• How do you change the map?

  • Can Donald Trump put these states in play? If so, where does Hillary Clinton go looking?

  • Let's say Donald Trump -- I don't think that one we should just yet, but let's leave this one blue --

  • let's say Donald Trump wins these three,

  • Hillary Clinton still winning here, where does Trump go for the other one?

  • Well, he's going to have to try in smaller states like in Iowa, in smaller states like in New Hampshire,

  • starts to even out the math.

  • So, as we begin the calculations and the thinking about the general election,

  • there's no question for Donald Trump, the first test is change the map in the industrial states

  • that have been reliably blue for quite a long time.

  • If you're Hillary Clinton, what are you looking at?

  • You think it's possible, possible, with a high Latino turnout, that you might be able to turn Arizona.

  • You think it's possible, if you can get a high African- American turnout

  • and if conservatives say Never Trump and stay home, you could turn a state like Georgia,

  • where the combination of high Democratic turnout suppress conservative turnout.

  • These are the calculations now going on the campaign.

  • But as I reset this, I just want to reset it and come back to this. As you look at the Obama-Romney map,

  • the biggest tests for the Trump campaign is actually to prove, to prove and have the polling prove

  • that you can compete across here, because if you can make the Democrats spend time, money,

  • resources here, then it can change the map in other ways.

  • Now, we're talking hypothetically about a contest between Hillary Clinton and Donald Trump.

  • But Bernie Sanders, he did win in Indiana, an important win for him. His supporters are going to say,

  • why aren't we paying attention to his win? The answer is it's proportional.

  • It's proportional. And look, if Bernie Sanders were somehow to become the Democratic nominee,

  • we have the same -- you'll be having the very same conversation about the electoral map in those states.

  • But here's the issue for Bernie Sanders, let me take the superdelegates off the table for a minute.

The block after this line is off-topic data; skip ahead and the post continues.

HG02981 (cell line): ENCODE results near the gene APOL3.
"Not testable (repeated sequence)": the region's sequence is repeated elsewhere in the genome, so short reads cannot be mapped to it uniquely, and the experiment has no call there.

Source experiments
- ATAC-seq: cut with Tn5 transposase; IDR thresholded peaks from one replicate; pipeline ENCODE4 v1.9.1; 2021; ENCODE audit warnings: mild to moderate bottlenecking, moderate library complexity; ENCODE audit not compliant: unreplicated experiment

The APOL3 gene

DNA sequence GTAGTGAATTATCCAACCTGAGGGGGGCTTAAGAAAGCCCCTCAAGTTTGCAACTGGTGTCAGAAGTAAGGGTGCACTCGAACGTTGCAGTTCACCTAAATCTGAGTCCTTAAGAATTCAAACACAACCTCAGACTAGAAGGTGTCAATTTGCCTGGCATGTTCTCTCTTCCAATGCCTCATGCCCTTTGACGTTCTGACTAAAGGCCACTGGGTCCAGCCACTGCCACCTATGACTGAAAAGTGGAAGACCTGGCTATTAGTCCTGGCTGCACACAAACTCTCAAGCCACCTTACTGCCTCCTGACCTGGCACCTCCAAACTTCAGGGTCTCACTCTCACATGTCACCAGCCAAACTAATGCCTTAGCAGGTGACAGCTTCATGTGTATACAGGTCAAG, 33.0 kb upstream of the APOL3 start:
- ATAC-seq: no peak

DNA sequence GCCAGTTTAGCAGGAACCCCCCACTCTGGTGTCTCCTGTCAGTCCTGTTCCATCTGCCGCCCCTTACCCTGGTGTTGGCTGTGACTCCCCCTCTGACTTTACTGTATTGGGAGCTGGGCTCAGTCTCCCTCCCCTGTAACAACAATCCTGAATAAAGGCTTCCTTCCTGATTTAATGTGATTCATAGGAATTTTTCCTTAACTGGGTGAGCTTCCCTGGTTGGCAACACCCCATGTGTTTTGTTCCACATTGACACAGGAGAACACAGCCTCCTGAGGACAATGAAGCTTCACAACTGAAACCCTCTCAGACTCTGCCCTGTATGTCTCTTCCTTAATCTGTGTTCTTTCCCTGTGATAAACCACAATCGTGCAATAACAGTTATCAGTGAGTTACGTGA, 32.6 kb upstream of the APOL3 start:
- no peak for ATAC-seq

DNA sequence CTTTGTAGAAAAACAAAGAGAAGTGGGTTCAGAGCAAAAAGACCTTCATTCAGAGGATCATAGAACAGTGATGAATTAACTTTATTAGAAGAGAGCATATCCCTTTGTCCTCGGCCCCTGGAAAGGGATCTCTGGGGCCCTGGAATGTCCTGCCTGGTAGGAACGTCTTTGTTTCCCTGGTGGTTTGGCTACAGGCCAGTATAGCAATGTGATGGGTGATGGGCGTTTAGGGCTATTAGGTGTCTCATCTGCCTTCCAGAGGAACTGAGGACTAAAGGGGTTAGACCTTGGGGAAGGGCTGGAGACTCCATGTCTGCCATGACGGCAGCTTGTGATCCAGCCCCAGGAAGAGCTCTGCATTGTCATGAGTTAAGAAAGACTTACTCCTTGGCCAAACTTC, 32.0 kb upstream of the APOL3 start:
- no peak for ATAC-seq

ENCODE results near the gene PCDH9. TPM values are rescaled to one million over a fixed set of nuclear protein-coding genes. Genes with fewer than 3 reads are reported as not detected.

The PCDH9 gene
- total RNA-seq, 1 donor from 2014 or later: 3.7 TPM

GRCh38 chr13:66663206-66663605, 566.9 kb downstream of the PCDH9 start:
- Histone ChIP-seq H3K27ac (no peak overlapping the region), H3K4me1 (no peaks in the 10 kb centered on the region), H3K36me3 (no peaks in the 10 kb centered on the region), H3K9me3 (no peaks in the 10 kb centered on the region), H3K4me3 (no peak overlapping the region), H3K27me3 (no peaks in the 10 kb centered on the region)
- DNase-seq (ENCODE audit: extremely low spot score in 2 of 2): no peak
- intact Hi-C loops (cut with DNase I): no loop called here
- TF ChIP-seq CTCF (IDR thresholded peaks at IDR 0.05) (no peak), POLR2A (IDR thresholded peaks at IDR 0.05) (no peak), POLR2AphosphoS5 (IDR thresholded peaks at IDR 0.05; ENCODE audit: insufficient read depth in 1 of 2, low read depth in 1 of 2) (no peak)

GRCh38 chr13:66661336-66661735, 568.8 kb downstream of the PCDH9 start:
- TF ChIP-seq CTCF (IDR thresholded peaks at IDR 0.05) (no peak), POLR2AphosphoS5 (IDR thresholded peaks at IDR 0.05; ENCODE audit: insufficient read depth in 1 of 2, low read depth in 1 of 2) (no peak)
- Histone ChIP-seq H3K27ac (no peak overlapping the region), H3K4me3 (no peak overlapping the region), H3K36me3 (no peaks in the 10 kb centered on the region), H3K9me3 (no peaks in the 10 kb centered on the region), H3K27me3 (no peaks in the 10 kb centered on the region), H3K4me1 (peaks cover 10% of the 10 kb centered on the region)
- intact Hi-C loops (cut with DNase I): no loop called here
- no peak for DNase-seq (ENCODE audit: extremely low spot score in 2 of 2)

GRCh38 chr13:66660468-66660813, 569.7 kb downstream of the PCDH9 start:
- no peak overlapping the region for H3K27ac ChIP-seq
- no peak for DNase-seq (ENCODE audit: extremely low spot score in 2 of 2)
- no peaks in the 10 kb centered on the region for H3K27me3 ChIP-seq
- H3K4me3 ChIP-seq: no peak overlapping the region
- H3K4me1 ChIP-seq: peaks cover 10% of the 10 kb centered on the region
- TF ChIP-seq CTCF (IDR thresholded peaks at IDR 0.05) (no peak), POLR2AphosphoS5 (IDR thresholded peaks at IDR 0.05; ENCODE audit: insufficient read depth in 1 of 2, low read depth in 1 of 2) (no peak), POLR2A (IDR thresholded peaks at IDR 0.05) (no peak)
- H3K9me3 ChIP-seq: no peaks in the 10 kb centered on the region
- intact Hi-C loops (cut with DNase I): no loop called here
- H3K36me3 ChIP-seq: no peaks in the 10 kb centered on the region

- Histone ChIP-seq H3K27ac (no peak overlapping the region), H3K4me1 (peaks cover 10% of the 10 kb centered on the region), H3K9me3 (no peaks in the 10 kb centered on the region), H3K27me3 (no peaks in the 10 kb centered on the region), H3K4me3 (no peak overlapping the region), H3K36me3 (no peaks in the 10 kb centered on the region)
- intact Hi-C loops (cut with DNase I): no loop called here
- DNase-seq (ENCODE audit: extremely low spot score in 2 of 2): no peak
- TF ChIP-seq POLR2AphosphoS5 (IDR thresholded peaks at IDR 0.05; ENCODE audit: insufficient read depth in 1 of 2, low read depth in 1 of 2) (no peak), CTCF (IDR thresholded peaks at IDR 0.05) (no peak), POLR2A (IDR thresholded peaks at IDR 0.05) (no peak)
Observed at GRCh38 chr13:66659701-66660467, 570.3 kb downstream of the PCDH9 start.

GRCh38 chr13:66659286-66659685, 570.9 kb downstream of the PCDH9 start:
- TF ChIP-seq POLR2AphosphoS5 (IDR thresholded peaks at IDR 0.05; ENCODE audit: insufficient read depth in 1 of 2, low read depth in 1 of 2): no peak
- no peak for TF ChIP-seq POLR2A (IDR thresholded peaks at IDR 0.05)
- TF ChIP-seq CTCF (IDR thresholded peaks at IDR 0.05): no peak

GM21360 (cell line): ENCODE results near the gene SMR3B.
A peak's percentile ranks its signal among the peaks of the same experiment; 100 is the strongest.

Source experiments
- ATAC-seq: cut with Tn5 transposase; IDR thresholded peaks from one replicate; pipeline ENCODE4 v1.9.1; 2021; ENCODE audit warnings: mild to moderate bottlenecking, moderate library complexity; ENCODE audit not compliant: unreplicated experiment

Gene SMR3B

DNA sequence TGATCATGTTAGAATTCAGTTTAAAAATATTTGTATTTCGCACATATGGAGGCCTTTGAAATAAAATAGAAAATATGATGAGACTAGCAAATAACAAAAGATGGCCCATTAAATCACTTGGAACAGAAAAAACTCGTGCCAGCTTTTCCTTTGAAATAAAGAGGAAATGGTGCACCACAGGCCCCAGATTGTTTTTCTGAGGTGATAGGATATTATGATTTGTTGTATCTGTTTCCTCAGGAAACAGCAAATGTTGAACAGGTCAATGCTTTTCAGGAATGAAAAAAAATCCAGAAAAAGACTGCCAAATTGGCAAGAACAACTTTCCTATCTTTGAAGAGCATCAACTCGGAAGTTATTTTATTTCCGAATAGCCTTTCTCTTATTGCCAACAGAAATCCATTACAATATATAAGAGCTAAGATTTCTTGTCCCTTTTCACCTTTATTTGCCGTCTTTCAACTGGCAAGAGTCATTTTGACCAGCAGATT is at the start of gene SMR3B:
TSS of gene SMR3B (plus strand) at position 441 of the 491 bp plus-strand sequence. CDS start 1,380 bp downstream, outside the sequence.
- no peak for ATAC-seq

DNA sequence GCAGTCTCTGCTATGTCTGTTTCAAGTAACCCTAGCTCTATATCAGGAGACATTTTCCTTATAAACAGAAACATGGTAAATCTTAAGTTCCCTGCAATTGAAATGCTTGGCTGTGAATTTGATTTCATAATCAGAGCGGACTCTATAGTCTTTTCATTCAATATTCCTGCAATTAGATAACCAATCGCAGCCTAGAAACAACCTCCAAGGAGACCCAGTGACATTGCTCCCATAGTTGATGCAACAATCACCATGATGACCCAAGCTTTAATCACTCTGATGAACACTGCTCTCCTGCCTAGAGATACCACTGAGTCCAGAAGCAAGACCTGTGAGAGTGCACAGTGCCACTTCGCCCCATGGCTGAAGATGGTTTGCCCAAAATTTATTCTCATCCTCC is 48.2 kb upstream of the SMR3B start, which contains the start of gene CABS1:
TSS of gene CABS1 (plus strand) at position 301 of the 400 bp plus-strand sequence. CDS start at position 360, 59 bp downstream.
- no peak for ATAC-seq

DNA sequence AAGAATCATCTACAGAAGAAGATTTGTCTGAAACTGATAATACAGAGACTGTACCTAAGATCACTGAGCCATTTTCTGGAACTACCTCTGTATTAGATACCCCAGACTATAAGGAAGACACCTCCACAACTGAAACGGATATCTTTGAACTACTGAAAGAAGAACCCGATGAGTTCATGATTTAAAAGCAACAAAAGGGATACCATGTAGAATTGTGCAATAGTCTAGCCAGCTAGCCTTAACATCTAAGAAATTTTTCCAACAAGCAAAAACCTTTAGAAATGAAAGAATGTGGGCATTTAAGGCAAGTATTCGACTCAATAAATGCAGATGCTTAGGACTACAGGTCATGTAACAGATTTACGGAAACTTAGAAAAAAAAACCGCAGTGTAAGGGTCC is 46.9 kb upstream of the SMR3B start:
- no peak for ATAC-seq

• We give Bernie Sanders Indiana,

  • Hillary Clinton begun the night with a more than 300 lead in just pledged delegates.

  • Bernie Sanders will shave into that,

  • but, Wolf, he's going to cut it very modest because of the proportional Democratic rules.

  • Even if he wins by, he's up now by seven points, even if he wins by seven points, you split the delegates,

  • 53-46, something roughly along those lines. So, he'll gain, if she starts way over 315 --

  • and you play this out the rest of the way -- number one, if he won everything left, 55-45,

  • a bigger margin than he's winning tonight, he still wouldn't catch up.

  • A couple of weeks ago, we showed you a type of hoverboard apparently powered by a jet turbine engine.

  • Its inventor, Franky Zapata, just set a Guinness World Record on it for the furthest flight on a hoverboard.

  • He was off the coast of Southern France. He had to fly farther than 905 feet, the previous record, and he did it.

  • Zapata flew almost 1 1/2 miles.

  • The board is still a prototype.

  • You can't buy one.

  • But if it hits the market, it's the board to board if you're bored with the boards that board on water,

  • board on land, board on asphalt, board on sand, but leave you gasping for air,

  • wishing you'd soared with the board that hovers aboarding the gravity that holds down others.

  • That's all I got today. I'm Carl Azuz. We'll see you Friday.

A lot of developments in the U.S. presidential nomination process.

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May 5, 2016 - CNN Student News with subtitle